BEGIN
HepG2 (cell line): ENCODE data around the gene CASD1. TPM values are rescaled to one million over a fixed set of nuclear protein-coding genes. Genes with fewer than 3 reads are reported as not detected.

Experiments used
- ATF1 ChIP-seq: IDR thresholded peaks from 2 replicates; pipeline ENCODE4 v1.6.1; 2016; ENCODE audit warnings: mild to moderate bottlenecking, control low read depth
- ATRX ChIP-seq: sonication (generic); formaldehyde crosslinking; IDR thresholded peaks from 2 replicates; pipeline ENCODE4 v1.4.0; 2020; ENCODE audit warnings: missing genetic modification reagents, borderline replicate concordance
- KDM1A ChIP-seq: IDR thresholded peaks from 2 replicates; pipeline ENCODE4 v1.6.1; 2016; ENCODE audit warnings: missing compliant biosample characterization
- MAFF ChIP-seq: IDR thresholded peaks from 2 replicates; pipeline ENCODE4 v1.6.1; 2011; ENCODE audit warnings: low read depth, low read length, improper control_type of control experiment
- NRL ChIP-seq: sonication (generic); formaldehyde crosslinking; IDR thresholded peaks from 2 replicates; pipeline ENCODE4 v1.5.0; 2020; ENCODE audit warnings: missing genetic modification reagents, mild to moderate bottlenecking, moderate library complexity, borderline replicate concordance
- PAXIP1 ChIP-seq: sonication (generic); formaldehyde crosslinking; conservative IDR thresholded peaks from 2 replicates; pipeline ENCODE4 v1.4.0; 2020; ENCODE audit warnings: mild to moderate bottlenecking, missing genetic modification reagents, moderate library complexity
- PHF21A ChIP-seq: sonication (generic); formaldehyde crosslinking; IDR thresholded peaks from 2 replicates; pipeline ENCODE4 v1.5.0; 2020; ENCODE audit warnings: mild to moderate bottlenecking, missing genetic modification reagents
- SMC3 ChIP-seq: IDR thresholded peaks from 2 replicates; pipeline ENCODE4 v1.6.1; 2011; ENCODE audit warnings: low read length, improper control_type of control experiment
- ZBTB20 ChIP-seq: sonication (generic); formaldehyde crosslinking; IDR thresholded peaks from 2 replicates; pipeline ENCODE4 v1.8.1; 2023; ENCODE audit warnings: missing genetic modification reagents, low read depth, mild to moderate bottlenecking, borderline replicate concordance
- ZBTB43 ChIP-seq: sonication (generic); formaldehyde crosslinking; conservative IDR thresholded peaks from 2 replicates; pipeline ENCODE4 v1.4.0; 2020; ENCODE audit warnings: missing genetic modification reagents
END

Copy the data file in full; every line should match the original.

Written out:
HepG2 (cell line): ENCODE data around the gene CASD1. TPM values are rescaled to one million over a fixed set of nuclear protein-coding genes. Genes with fewer than 3 reads are reported as not detected.

Experiments used
- ATF1 ChIP-seq: IDR thresholded peaks from 2 replicates; pipeline ENCODE4 v1.6.1; 2016; ENCODE audit warnings: mild to moderate bottlenecking, control low read depth
- ATRX ChIP-seq: sonication (generic); formaldehyde crosslinking; IDR thresholded peaks from 2 replicates; pipeline ENCODE4 v1.4.0; 2020; ENCODE audit warnings: missing genetic modification reagents, borderline replicate concordance
- KDM1A ChIP-seq: IDR thresholded peaks from 2 replicates; pipeline ENCODE4 v1.6.1; 2016; ENCODE audit warnings: missing compliant biosample characterization
- MAFF ChIP-seq: IDR thresholded peaks from 2 replicates; pipeline ENCODE4 v1.6.1; 2011; ENCODE audit warnings: low read depth, low read length, improper control_type of control experiment
- NRL ChIP-seq: sonication (generic); formaldehyde crosslinking; IDR thresholded peaks from 2 replicates; pipeline ENCODE4 v1.5.0; 2020; ENCODE audit warnings: missing genetic modification reagents, mild to moderate bottlenecking, moderate library complexity, borderline replicate concordance
- PAXIP1 ChIP-seq: sonication (generic); formaldehyde crosslinking; conservative IDR thresholded peaks from 2 replicates; pipeline ENCODE4 v1.4.0; 2020; ENCODE audit warnings: mild to moderate bottlenecking, missing genetic modification reagents, moderate library complexity
- PHF21A ChIP-seq: sonication (generic); formaldehyde crosslinking; IDR thresholded peaks from 2 replicates; pipeline ENCODE4 v1.5.0; 2020; ENCODE audit warnings: mild to moderate bottlenecking, missing genetic modification reagents
- SMC3 ChIP-seq: IDR thresholded peaks from 2 replicates; pipeline ENCODE4 v1.6.1; 2011; ENCODE audit warnings: low read length, improper control_type of control experiment
- ZBTB20 ChIP-seq: sonication (generic); formaldehyde crosslinking; IDR thresholded peaks from 2 replicates; pipeline ENCODE4 v1.8.1; 2023; ENCODE audit warnings: missing genetic modification reagents, low read depth, mild to moderate bottlenecking, borderline replicate concordance
- ZBTB43 ChIP-seq: sonication (generic); formaldehyde crosslinking; conservative IDR thresholded peaks from 2 replicates; pipeline ENCODE4 v1.4.0; 2020; ENCODE audit warnings: missing genetic modification reagents